Though not everyone may be able to complete this task as recommended, I will still throw it out there for anyone who is interested. If you think you want to have kids… if the thought of a sweet smelling baby in a fleecy blanket melts your heart… if you think of cuddling this perfect creature on the couch and singing to him all day long as he smiles and touches your face… take my advice: first, get a puppy. (If that’s not possible, find some weary parents who need a break and babysit together – you and your boyfriend/girlfriend – for them several times – this experience will also give you insight into your potential mate’s current parenting skills.)
Please don’t get me wrong. Children are wonderful gifts from the Lord. The Bible says that children are a heritage from the Lord (Psalm 126:3); however, kids are WORK. Ask any mother who does not have full time help (and even some who do) if raising kids is what they expected, and most of the time you are going to get a smile and a “not at all.” It is a natural and good thing to want kids, but in this world of “have it all whenever you want it,” it is easy to idealize raising kids and it is easy to forget that those sweet smelling babes turn into dirty, muddy kids, and then into self-actualizing teens.
Our puppy, Ramsey, is currently 7.5 months old. She wakes us up in the morning with a shrill whine that sets our teeth on edge. We feed her, water her, play with her, walk her, run her, give her lots of new toys, and at the end of the day, she still whines when we are not with her. When I’m super well rested, this is somewhat endearing; but most of the time, I just want a few minutes of solitude to myself. I knew that mothers advised new mothers to “sleep when the baby sleeps,” but I had no idea that referred to baby dogs as well. I tiptoe to the bathroom at night, desperately trying not to wake her; and in the morning while she’s eating, Eric and I jump back into bed for a few more seconds of rest before the whining begins again. Why am I telling you this? I am telling you this to demonstrate the realities of our decisions.
For years, before we got Ramsey, I dreamed of a golden retriever puppy. I could not wait to cuddle this precious ball of fluff in my arms. They were perfect in all of the commercials and their pictures graced the outside of many dog food and other dog product boxes. Surely these were perfect dogs that would make my life so much sweeter. At work, I would sit and daydream about being home, snuggled up with my pup with no cares in the world.
The reality of my current daily routine is that no matter what I plan to get done in a day, I am continuously interrupted by the needs of my fluff ball. She may walk on all fours and have blankets of fur all over her body, but she is a teenager (though, still acts like a baby) and she still has many needs. When I am tempted to complain, I remember all the years I desperately wanted a puppy. Eric and I prayed about the right time to get a puppy and that we would be blessed with a Golden Retriever. God did answer our prayers, but He did not give us our awaited dream come true and take away the responsibility and work. No, Sir…. We wanted a living creature and now we care for it, even though it may inconvenience our wants at times.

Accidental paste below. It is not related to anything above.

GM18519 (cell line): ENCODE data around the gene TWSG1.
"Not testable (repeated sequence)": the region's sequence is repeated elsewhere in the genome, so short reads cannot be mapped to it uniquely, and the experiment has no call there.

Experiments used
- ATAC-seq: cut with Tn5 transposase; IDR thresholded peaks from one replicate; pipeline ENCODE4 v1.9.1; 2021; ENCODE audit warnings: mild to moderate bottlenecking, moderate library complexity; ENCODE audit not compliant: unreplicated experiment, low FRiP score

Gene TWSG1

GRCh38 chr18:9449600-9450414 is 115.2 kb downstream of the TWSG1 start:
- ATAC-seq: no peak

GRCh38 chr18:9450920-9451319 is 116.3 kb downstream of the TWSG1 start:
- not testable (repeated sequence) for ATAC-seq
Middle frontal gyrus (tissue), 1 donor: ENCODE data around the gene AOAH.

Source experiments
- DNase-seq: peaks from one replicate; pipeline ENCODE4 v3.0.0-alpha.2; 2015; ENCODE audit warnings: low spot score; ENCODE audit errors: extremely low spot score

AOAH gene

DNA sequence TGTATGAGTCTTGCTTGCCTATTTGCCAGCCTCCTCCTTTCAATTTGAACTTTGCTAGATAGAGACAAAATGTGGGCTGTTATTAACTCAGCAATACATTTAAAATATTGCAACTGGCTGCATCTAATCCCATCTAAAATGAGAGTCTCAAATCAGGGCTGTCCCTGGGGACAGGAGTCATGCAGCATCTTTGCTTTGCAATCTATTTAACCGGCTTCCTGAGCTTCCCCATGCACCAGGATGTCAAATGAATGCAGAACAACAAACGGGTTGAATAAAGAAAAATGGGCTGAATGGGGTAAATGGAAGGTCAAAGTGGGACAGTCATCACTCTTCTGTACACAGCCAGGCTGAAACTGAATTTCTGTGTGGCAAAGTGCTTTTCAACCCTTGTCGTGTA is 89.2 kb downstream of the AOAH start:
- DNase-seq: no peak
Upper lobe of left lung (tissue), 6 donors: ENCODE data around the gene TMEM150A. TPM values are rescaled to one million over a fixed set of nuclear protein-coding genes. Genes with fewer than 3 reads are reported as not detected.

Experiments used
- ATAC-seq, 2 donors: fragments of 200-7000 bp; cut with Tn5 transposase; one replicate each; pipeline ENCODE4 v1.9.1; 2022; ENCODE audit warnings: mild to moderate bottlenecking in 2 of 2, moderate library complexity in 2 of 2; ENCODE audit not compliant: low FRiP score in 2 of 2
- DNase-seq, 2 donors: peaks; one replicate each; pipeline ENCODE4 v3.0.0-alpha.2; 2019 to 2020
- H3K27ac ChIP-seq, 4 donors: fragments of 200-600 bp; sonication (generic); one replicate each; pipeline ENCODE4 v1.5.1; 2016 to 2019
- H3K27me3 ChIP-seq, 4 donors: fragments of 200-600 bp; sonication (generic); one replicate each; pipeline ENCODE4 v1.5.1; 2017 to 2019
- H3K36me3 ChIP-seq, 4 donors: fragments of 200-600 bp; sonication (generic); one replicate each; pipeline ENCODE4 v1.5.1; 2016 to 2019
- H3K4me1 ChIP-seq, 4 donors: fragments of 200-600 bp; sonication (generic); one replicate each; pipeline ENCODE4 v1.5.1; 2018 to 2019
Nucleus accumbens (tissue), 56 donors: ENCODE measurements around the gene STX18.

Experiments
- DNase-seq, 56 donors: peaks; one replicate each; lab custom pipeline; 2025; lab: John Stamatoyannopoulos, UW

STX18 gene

Obviously, children are far more precious than dogs (though, each have their positive attributes), but there are several parallels. We dream of those babies; we can’t wait to meet them, see what they look like, share them with family and friends, document everything, etc. We can be so drawn in by how they will bless our lives that we forget about the difficult aspects of parenthood and that we are there to care for them. What about those late nights out with friends? Are you ready to eliminate, or seriously cut back, on those evenings? What about the vacations to which you are accustomed? Will you be willing to cut back on those if the expense of having children requires it? Think about your sleep…. Do you think you will be able to continue sleeping whenever you want to with a baby or two needing you all the time? Dads to be: Are you ready to share your wife’s affections with a little bundle who will demand her time every day, even if it means less time devoted to you and your needs?
So, you think you want to have kids? Believe me; I am not trying to dissuade people, especially Godly people, from having children (though I do believe it is essential to wait until marriage to do so). My purpose for this topic was to break the fantasy bubble and shine a real light on the area of parenthood. Please do not go into parenthood blindly, expecting your child to solve your problems, to create more intimacy in your relationship, or to provide you with love that is missing in your life. Your child will need you, first for everything, and later for stability, guidance, and love. I urge you not to make your decisions based on a fantasy, because when the fantasy shatters and becomes reality, that beautiful child will still need you, even when it’s inconvenient.
Have you ever had a fantasy about having children? How are you hoping his or her arrival will change your life? Are there other items about which you fantasize that would change your life?